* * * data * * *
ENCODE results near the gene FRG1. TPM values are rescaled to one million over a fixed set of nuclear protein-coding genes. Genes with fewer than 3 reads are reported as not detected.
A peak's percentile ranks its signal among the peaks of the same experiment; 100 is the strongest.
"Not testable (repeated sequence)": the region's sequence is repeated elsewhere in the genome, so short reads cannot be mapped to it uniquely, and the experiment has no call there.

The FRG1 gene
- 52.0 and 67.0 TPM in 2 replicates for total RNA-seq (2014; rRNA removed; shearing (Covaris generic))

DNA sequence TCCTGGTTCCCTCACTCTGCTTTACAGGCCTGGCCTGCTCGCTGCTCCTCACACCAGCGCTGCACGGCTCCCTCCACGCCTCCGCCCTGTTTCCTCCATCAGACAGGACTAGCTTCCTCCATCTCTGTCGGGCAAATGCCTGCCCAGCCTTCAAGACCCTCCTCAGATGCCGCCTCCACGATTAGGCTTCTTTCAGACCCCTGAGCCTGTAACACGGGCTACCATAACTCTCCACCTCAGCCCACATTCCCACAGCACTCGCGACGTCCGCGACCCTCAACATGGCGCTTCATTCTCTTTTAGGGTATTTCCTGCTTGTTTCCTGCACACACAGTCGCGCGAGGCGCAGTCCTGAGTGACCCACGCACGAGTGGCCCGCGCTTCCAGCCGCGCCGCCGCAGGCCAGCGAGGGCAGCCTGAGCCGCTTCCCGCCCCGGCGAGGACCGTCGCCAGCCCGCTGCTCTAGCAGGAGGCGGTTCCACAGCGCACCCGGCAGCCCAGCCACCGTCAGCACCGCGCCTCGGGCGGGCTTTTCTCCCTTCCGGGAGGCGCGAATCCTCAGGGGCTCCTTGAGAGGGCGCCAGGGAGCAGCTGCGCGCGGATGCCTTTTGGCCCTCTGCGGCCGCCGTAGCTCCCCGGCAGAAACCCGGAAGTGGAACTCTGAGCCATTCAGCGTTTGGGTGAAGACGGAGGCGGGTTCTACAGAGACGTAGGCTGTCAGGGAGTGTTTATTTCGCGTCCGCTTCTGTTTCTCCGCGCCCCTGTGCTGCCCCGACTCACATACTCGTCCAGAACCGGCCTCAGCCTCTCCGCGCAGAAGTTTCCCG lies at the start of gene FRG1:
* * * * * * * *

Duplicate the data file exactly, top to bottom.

ENCODE results near the gene FRG1. TPM values are rescaled to one million over a fixed set of nuclear protein-coding genes. Genes with fewer than 3 reads are reported as not detected.
A peak's percentile ranks its signal among the peaks of the same experiment; 100 is the strongest.
"Not testable (repeated sequence)": the region's sequence is repeated elsewhere in the genome, so short reads cannot be mapped to it uniquely, and the experiment has no call there.

The FRG1 gene
- 52.0 and 67.0 TPM in 2 replicates for total RNA-seq (2014; rRNA removed; shearing (Covaris generic))

DNA sequence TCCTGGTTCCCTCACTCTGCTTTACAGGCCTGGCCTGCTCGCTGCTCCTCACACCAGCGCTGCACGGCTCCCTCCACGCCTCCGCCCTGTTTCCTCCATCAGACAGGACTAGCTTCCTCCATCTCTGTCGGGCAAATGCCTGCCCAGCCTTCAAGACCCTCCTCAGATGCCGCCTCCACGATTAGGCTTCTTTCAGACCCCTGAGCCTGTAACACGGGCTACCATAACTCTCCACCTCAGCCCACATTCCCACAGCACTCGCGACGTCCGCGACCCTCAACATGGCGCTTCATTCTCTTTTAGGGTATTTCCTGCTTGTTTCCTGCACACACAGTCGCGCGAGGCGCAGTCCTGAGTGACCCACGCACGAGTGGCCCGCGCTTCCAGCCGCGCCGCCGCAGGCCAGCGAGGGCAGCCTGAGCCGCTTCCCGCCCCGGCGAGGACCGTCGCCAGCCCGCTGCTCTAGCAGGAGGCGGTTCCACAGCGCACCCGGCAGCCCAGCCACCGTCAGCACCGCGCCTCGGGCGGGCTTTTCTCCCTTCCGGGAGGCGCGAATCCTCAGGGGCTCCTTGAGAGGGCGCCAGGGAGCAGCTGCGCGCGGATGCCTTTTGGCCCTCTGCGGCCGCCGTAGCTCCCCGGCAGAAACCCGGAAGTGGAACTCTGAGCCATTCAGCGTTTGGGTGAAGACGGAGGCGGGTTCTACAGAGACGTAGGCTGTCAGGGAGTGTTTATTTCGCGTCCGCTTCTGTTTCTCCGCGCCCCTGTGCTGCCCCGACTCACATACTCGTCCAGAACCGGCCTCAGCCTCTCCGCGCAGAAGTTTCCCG lies at the start of gene FRG1: